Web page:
A plastic container thrown into landfill can take hundreds of years to break down naturally, but a newly discovered enzyme could eat up the waste in less than a day.
The highly efficient polyester hydrolase, known as PHL7, was recently found in a German cemetery munching through compost.
In the lab, researchers found it was able to decompose polyethylene terephthalate (PET) by 90 percent within 16 hours.
“The enzyme discovered in Leipzig can make an important contribution to establishing alternative energy-saving plastic recycling processes,” says microbiologist Wolfgang Zimmermann from Leipzig University in Germany.
“The biocatalyst now developed in Leipzig has been shown to be highly effective in the rapid decomposition of used PET food packaging and is suitable for use in an environmentally friendly recycling process in which new plastic can be produced from the decomposition products.”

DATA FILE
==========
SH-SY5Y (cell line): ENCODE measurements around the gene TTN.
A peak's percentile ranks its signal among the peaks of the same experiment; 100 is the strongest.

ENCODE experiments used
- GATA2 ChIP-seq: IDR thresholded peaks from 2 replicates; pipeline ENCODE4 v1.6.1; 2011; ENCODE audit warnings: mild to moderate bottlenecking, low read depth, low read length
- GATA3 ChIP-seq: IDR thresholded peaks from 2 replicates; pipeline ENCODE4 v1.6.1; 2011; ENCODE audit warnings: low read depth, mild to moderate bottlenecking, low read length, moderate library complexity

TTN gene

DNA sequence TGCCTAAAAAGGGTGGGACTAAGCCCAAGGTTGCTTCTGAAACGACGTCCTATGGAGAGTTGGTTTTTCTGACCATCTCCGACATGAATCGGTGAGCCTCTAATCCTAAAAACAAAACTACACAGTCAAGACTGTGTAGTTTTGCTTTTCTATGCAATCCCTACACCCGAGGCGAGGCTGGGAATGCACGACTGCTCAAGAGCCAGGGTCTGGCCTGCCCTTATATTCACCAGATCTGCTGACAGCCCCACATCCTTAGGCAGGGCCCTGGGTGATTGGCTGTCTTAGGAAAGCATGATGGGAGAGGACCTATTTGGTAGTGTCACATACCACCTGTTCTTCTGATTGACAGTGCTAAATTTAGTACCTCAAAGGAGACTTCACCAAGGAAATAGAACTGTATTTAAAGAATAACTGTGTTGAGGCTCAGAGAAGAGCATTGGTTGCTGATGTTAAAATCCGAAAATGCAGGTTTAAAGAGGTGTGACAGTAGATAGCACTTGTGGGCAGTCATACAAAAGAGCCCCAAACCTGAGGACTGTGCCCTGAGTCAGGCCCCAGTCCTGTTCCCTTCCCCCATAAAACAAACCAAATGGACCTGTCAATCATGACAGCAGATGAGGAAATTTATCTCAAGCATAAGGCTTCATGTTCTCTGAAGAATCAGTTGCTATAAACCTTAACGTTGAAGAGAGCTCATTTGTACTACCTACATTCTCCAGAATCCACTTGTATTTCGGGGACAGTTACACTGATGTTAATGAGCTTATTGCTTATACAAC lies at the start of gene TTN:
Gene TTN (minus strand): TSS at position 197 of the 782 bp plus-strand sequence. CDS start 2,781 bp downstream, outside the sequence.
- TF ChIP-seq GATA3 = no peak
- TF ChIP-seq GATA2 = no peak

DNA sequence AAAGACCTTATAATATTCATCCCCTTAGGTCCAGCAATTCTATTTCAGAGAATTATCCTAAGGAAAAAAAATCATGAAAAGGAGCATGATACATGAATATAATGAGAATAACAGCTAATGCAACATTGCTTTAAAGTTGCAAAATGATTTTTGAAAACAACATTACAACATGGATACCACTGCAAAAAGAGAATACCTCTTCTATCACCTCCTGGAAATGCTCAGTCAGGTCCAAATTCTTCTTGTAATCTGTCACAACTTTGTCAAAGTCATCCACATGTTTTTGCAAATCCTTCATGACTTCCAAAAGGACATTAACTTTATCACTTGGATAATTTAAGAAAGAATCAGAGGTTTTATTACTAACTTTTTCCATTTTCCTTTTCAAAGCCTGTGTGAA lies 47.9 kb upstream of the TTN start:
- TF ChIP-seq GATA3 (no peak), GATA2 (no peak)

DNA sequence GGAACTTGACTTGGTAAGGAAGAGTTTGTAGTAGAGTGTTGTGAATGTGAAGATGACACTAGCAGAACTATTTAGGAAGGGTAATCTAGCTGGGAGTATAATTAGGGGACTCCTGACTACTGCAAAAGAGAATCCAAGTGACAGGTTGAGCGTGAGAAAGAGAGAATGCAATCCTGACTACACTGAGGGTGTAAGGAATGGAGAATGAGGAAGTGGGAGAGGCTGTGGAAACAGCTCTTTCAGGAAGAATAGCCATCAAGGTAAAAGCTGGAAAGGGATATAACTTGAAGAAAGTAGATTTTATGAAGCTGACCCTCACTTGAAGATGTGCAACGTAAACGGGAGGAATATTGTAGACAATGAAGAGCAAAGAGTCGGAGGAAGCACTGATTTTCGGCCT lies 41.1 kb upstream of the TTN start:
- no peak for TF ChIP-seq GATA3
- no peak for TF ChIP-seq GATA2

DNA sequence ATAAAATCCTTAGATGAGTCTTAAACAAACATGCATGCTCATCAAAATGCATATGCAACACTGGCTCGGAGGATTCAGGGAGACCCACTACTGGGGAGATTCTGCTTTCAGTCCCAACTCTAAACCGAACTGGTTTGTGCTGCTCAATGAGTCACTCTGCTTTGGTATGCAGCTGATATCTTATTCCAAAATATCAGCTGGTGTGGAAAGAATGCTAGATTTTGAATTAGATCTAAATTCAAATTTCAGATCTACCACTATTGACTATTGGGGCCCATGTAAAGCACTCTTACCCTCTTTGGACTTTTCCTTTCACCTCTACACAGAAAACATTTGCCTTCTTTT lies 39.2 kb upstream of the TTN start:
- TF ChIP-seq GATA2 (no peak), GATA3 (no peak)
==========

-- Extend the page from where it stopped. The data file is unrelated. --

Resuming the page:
A highly efficient polyester hydrolase derived from plant compost metagenomes rapidly degrades amorphous polyethylene terephthalate (PET) at 70 °C. The direct hydrolysis of thermoform PET packaging flakes and the conversion of the recovered terephthalic acid into virgin PET demonstrate the potential of biocatalysis in plastic recycling processes with a low carbon footprint.
Earth is flooded with plastics and the need for sustainable recycling strategies for polymers has become increasingly urgent. Enzyme-based hydrolysis of post-consumer plastic is an emerging strategy for closed-loop recycling of polyethylene terephthalate (PET). The polyester hydrolase PHL7, isolated from a compost metagenome, completely hydrolyzes amorphous PET films, releasing 91 mg of terephthalic acid per hour and mg of enzyme.
The study was published in ChemSusChem.